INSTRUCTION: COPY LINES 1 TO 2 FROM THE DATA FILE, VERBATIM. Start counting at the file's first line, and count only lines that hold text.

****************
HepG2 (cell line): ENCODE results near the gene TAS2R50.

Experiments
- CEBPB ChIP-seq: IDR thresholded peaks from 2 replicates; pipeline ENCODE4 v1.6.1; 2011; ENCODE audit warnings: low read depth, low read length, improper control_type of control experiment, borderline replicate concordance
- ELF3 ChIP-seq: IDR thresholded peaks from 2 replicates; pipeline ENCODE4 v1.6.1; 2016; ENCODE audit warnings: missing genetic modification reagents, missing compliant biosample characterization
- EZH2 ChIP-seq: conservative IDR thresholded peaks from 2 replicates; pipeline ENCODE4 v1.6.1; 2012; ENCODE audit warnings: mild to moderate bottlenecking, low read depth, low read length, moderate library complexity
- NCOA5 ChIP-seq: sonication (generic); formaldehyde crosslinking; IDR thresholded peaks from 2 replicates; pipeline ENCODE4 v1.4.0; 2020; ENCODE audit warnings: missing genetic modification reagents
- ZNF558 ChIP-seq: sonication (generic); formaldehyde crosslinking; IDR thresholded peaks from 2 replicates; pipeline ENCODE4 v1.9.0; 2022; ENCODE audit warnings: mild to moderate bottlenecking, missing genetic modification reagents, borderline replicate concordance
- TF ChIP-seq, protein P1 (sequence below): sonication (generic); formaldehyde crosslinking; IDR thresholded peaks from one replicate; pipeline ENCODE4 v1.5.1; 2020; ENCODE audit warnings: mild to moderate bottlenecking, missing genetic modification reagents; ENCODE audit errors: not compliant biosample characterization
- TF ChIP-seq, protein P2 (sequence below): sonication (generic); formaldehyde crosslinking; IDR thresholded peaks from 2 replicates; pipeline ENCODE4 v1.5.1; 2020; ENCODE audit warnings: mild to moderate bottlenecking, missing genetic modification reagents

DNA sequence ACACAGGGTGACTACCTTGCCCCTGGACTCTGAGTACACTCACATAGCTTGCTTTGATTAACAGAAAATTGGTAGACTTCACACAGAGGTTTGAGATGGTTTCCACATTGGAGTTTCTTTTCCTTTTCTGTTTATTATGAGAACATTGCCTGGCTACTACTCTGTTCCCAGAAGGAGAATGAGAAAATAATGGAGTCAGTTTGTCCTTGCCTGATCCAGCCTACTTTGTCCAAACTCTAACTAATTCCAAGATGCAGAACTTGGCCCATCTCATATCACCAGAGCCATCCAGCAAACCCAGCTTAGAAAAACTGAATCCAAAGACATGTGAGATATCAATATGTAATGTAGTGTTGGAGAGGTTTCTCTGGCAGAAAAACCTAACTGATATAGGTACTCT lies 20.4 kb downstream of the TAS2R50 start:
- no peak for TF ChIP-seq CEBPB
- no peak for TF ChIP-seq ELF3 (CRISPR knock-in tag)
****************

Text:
HepG2 (cell line): ENCODE results near the gene TAS2R50.

Experiments